"The First Year is the Hardest"
When I was younger I was told so many times that as you age the years start to fly by faster and faster. I’d say 2018 was definitely the quickest year yet for me, but it was a hell of a good one. I truly can’t believe we’re in December now and the year is coming to a close. With the ending of the year comes another important marker for me, this Monday; December 3rd is my one year wedding anniversary.
Like I said above, there’s definitely some truth in clichés, the whole “time flies” thing wasn’t a lie at all. But one very common phrase I heard over and over again around this time a year ago was, “the first year is the hardest.”
Again and again. “The first year is the hardest.” “Haha, watch out, marriage changes everything, it’ll hit you like a ton of bricks.” “It’s all going to change now, and the first year will be tough.” “First year, first year, first year.” And this was certainly not coming from exclusively negative people, I heard this from divorced friends, happily married family members, you name it. I was distinctly reminded of similar comments made to me when I first moved out of my family home and in with my now-husband. “It’ll take some getting used to.” “The fighting will be bad in the beginning.” I steadfastly remained confident that the two of us are laid back, non-confrontational people and that none of this would be true, but as much as I’d love to say they didn’t, the comments got me wondering. Would it be true? Would it be hard?
Firstly I want to say, if the comments I’ve listed sound like they ring true to your relationship, that’s totally fine. Every relationship is different and some experience difficulties in adjusting at first. But that’s the key here, every relationship is different. And I think people sometimes forget that. In my experience, myself and my husband had the exact opposite outcome from moving in and getting married. Both of us wanted to move in together, to see each other more, to watch movies and order take out without having to worry about who had to go home at what time because we had work the next day. (Side note, no I don’t come from a background where everyone I know is happily married either so I don’t have a warped perception that marriage is this perfect thing.)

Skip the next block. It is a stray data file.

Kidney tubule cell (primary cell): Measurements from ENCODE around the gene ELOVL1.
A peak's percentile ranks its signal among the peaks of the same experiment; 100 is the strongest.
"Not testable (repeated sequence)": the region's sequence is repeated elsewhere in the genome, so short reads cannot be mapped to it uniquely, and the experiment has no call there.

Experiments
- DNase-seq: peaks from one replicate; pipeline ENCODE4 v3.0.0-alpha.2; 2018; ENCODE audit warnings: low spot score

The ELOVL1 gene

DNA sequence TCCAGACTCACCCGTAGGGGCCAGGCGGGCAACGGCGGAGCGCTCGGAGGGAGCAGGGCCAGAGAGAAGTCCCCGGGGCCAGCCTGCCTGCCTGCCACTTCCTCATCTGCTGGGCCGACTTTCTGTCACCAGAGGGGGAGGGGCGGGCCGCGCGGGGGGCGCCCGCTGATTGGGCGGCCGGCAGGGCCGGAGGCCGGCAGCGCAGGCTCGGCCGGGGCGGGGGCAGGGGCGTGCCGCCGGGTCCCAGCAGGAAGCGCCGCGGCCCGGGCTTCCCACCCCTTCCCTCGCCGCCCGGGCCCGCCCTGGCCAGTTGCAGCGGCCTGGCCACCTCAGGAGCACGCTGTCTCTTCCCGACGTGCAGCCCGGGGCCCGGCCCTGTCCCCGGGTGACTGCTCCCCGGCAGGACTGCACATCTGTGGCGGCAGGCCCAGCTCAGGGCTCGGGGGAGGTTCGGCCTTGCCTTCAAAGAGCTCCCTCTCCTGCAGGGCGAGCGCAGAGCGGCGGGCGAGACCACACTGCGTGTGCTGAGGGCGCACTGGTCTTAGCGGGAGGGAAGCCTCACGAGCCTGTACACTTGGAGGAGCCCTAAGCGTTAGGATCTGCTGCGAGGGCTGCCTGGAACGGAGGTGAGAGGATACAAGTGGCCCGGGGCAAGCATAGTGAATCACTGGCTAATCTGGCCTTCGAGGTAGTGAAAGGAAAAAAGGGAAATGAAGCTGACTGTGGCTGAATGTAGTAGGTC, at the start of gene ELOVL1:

In the days leading up to our wedding, we kept reiterating that more and more people were making the “It all changes now,” comment, and we kept shrugging and wondering how a piece of paper and a small (32 person) party would change our relationship. And, in truth, it didn’t. Nothing changed, we didn’t change. We had a killer dinner, a ton of fun and laughs with our families, and the next day we got roast beef sandwiches and mashed potatoes.
I think a lot of this is deeply intertwined with the negative connotations that come along with marriage in general. How often I’ve heard a snide comment about how wives are controlling and won’t let their husbands have fun, or that husbands lust over other women and don’t want to spend time with their wives, is staggering. I can’t imagine being in a relationship like that. Being in a relationship where it’s not fun to be around your spouse, a relationship where your spouse isn’t your best friend, a relationship where you don’t look forward to coming home from work to listen to good music, watch good movies, and chat all night. I also can’t imagine being in a relationship that doesn’t let the other person have their own life and their own fun, and know that that’s normal and ok, knowing that you don’t own the other person and they have their own life to live and their own dreams to follow. Again though, every relationship is different, and I’m very aware of the fact that there are an array of different reasons why people get married, not always for that best-friend kind of love. But for me anything other than that just wouldn’t work.
So no, I never feel like I need a break from my husband. And unless something drastically changes in day 364 or 365, this definitely has not been a hard difficult year of adjusting to married life. In all ways aside from an additional ring and trading in fiancée for wife, it feels exactly the same, which means full of incessant laughter and 80s action movie quotes. My bottom line is, don’t let anyone’s comments influence a relationship that’s yours and not theirs. (Of course, in other circumstances that sentence goes right out the window.) But regarding other people’s negative experience with their own partners being interjected into the advice they give you, take what they say with a grain of salt, smile and nod and know in your heart that it won’t be the hardest year, far from it.